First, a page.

Literary Analysis: The Odyssey And Paradise Lost

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LITERAL ANALYSIS Both The Odyssey and Paradise Lost provide their readers with an excess of complex characters to uncover and explore. As the stories unravel, one is able to look deeper into the characters and their nature, having influence and being influenced by the portrayal of gender. While no one can argue that different individuals will inevitably act and feel differently–especially males and females, particularly in classical literature–there are also many underlying parallels, with there being a semblance to the standard image of gender and the characteristics that come about as a result. Analysis of the Male Characters: Both Paradise Lost and The Odyssey present classical characters that define the male standard. As two of the greatest…show more content…
As a character that–to many–represented Greek mores, Odysseus expresses the traditional male values of his time, through both his nature and his actions. His prowess in battle evokes respect from both the readers and those around him, as seen in his final confrontation with his wife’s suitors. However, Odysseus is admired and well known even more so for his wit and intelligence; his mental capabilities are used more often than his physical ones to get him out of difficulties, such as his crew’s encounter with the cyclops. He is seen to be a “[great] figure–one who can endure without despair even the disfavor of the gods and can by strength of will and the guidance of reason eventually triumph against unbelievable odds” (The Study Club: Odysseus as a Hero). As such, The Odyssey sees him as someone who is able to perfectly balance brains and…show more content…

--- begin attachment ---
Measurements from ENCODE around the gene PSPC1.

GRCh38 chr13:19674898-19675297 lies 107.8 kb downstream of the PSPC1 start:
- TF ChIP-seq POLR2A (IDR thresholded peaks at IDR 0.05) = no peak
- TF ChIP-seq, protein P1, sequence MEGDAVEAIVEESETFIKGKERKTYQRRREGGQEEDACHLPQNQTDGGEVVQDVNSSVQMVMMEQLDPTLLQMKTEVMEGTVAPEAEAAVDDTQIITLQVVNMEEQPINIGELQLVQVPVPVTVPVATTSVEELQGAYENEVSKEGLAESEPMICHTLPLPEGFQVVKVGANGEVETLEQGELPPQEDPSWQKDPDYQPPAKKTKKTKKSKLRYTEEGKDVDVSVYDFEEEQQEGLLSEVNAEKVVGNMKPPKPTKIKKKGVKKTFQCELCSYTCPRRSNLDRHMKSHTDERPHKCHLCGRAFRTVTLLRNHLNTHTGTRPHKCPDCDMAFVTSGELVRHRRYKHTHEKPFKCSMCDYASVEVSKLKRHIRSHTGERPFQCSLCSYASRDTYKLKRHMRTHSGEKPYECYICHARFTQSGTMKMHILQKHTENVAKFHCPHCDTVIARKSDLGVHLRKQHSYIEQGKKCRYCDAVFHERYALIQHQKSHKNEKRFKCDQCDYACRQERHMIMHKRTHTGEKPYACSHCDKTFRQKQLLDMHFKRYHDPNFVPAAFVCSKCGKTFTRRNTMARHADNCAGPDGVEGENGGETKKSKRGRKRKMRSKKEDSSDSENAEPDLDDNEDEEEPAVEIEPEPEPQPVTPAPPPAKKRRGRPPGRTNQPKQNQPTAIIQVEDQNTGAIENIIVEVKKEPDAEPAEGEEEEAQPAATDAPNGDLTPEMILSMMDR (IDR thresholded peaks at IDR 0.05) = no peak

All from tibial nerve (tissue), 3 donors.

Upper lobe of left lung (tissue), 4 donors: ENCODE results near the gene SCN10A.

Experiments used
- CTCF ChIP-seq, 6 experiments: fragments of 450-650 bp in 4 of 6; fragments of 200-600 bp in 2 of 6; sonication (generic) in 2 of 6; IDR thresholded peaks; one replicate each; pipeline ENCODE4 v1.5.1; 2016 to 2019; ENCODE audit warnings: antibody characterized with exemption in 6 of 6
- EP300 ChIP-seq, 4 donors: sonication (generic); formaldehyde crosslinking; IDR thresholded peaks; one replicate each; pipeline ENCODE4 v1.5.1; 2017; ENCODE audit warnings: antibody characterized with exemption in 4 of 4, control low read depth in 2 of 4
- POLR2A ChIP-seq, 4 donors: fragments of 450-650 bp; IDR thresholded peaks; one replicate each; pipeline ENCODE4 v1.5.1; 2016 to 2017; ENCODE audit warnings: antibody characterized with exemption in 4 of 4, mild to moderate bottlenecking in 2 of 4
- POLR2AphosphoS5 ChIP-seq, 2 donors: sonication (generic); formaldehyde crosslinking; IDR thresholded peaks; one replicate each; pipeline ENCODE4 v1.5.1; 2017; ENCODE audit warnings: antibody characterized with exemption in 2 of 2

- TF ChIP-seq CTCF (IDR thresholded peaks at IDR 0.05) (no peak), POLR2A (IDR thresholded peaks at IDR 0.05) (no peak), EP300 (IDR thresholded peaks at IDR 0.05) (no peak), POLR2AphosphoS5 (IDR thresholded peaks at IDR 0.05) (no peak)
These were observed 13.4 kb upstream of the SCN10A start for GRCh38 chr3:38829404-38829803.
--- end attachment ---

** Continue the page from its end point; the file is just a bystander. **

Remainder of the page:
As one of the most dynamic characters in Paradise Lost, Satan, the main character of the story, exhibits several attributes highly regarded in the seventeenth century. Similar to the men in The Odyssey, Satan expresses a mix of brains and brawn–both of which continued to be held in high regard through the centuries. Though having lost to God and those in heaven, Satan nevertheless proves his physical capabilities through his leadership of the fallen angels and in the war against his Creator. However, like Odysseus, Satan makes use more of his brains, the mental capabilities for which his character has become best known. It is he who devises the plan to “ ‘To waste [God’s] whole creation’ ” and “ ‘Seduce them to our party, that their God / May prove their foe, and with repenting hand / Abolish his own works. This would surpass / Common revenge, and interrupt His joy’ ” (Milton). Out of this, through his wit and wiliness, Satan then goes on to orchestrate one of the most well known schemes in history: the Fall of
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